|Publication number||US6309574 B1|
|Application number||US 09/142,113|
|Publication date||30 Oct 2001|
|Filing date||19 Mar 1997|
|Priority date||4 Apr 1994|
|Also published as||CA2250399A1, CA2250399C, CN1087685C, CN1215366A, CN1289672A, DE69717107D1, DE69717107T2, EP0912316A2, EP0912316B1, US6689472, US20020047226, WO1997037830A2, WO1997037830A3|
|Publication number||09142113, 142113, PCT/1997/180, PCT/FI/1997/000180, PCT/FI/1997/00180, PCT/FI/97/000180, PCT/FI/97/00180, PCT/FI1997/000180, PCT/FI1997/00180, PCT/FI1997000180, PCT/FI199700180, PCT/FI97/000180, PCT/FI97/00180, PCT/FI97000180, PCT/FI9700180, US 6309574 B1, US 6309574B1, US-B1-6309574, US6309574 B1, US6309574B1|
|Inventors||Jyri Järvenkylä, Kari Kirjavainen, Michael Sjöberg|
|Original Assignee||Uponor Innovation Ab|
|Export Citation||BiBTeX, EndNote, RefMan|
|Patent Citations (24), Non-Patent Citations (1), Referenced by (8), Classifications (104), Legal Events (8)|
|External Links: USPTO, USPTO Assignment, Espacenet|
The invention relates to a method for manufacturing extrudable products, wherein the material to be extruded is fed in a powder, pellet or granulate form, by using one or more supply means, into a processing cavity consisting of the volumes of the grooves in the rotor, of the grooves in the stator and of the clearance between them.
The invention further relates to an apparatus for manufacturing an extruded plastic product, the apparatus comprising at least one rotor and at least one stator, and a feed gap between them, grooves being provided on the other side of the feed gap for pressing the material to be extruded out of the apparatus when the rotor is rotated, the cross-section of the groove being substantially unchanging, and a countergroove being provided on the other side of the feed gap at least over a distance of the gap, the thread of the countergroove being opposite in direction to the groove provided on the other side of the feed gap.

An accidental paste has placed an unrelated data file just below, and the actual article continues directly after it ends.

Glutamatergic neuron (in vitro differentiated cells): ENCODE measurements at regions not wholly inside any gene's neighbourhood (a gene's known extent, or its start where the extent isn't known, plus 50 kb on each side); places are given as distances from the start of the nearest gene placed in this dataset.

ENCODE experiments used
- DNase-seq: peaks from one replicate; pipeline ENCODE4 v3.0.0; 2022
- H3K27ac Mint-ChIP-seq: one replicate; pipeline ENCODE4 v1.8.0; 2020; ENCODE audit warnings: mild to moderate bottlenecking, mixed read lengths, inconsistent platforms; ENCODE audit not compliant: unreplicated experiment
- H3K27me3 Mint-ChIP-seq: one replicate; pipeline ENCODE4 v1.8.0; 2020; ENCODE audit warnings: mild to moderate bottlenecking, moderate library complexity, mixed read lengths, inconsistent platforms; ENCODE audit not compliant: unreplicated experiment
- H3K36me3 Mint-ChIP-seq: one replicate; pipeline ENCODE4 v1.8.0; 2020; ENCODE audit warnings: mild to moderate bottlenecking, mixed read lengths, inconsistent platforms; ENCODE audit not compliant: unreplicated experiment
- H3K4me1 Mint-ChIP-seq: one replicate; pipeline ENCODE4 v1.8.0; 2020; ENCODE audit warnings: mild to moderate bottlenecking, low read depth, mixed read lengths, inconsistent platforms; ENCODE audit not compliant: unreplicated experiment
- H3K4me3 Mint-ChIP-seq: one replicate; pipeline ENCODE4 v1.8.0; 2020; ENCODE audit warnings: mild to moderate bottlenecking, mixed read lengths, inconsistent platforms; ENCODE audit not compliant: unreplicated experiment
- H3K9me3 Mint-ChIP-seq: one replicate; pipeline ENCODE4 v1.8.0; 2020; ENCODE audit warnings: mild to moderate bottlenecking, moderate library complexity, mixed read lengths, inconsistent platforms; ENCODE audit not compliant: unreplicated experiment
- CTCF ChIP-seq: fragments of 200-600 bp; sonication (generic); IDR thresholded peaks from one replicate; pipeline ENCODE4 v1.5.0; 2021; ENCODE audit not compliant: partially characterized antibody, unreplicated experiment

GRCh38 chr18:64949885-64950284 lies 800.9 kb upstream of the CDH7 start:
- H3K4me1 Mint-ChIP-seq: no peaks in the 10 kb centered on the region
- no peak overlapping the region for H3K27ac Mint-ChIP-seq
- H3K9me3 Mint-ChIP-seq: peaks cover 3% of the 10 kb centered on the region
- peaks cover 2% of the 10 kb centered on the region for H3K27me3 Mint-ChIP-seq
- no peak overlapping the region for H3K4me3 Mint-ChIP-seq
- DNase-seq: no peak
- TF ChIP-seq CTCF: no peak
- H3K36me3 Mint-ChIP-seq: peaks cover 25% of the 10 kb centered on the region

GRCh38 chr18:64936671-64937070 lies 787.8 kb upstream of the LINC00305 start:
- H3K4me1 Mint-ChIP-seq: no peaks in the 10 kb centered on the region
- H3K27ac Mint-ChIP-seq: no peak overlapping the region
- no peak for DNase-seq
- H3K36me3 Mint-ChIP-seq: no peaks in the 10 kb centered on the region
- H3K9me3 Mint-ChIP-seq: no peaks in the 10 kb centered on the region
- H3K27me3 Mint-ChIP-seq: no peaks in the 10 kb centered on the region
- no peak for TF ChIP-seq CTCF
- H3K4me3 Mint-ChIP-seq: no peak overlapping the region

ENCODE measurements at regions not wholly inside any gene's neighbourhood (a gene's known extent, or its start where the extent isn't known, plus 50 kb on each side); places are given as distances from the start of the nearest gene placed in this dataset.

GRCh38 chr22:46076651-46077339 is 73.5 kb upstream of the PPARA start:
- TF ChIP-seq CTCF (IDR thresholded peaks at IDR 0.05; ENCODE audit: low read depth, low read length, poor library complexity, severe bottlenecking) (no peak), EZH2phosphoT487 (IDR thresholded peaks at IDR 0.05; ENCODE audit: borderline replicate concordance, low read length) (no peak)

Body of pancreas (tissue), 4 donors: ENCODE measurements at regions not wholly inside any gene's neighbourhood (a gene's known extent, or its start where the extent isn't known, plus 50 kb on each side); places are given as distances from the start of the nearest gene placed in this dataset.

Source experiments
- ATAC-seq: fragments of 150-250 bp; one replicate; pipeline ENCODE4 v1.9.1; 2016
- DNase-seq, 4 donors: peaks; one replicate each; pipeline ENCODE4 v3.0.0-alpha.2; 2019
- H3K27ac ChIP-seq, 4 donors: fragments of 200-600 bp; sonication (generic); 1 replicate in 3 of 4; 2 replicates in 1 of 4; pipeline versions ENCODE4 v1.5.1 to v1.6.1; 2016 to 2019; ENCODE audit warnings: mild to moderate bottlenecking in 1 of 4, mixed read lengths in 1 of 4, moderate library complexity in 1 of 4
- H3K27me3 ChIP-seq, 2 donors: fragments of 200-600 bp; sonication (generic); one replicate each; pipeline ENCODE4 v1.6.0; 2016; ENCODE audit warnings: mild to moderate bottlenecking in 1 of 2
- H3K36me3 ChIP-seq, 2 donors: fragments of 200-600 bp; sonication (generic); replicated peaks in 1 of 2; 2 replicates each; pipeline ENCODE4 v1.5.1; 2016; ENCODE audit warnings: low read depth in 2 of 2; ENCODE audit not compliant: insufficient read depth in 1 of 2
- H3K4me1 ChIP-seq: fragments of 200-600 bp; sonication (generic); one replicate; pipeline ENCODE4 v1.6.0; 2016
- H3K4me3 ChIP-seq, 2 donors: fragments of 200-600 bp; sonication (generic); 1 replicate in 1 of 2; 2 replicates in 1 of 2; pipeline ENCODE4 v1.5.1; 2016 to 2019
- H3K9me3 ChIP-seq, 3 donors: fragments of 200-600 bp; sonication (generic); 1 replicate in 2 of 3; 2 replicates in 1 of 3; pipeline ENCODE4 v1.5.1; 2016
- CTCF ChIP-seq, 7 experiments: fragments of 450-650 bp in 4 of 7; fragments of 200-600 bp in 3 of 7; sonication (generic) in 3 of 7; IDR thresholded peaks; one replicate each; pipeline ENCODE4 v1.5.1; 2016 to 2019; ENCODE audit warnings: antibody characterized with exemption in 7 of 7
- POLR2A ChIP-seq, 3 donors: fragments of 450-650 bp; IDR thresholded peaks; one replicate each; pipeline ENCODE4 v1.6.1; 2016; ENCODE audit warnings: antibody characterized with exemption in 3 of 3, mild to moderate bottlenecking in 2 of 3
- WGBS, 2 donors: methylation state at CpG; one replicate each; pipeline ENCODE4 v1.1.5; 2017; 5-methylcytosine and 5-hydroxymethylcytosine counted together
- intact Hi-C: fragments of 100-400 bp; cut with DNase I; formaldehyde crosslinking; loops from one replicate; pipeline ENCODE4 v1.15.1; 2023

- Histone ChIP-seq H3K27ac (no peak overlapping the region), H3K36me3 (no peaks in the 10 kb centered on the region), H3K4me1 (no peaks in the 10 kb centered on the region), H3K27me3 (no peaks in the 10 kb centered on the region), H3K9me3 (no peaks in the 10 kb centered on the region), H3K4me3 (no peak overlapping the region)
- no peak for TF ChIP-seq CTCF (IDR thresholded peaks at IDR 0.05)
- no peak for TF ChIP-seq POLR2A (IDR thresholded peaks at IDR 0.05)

The invention also relates to a plastic product containing matrix plastic to which 1 to 30% of barrier plastic has been added.
It is very difficult to process plastics having a high molecular weight with a conventional extruder consisting of a long screw and a cylinder. The yield of the extruder remains very small, since temperatures easily rise too high due to heat generated by the friction. Polymers that are difficult to process include for example fluoroplastics and polyethylenes having a great molar mass and a molecular weight of over 200 000 g/mol, in very hard plastics even over 300 000 g/mol. There are a number of similar materials that are hard to process and they have in common a high molecular weight and therefore a low melt flow rate, a high melting point and in some cases a narrow processing window, in other words for example the decomposition temperature of the plastic is close to its melting point.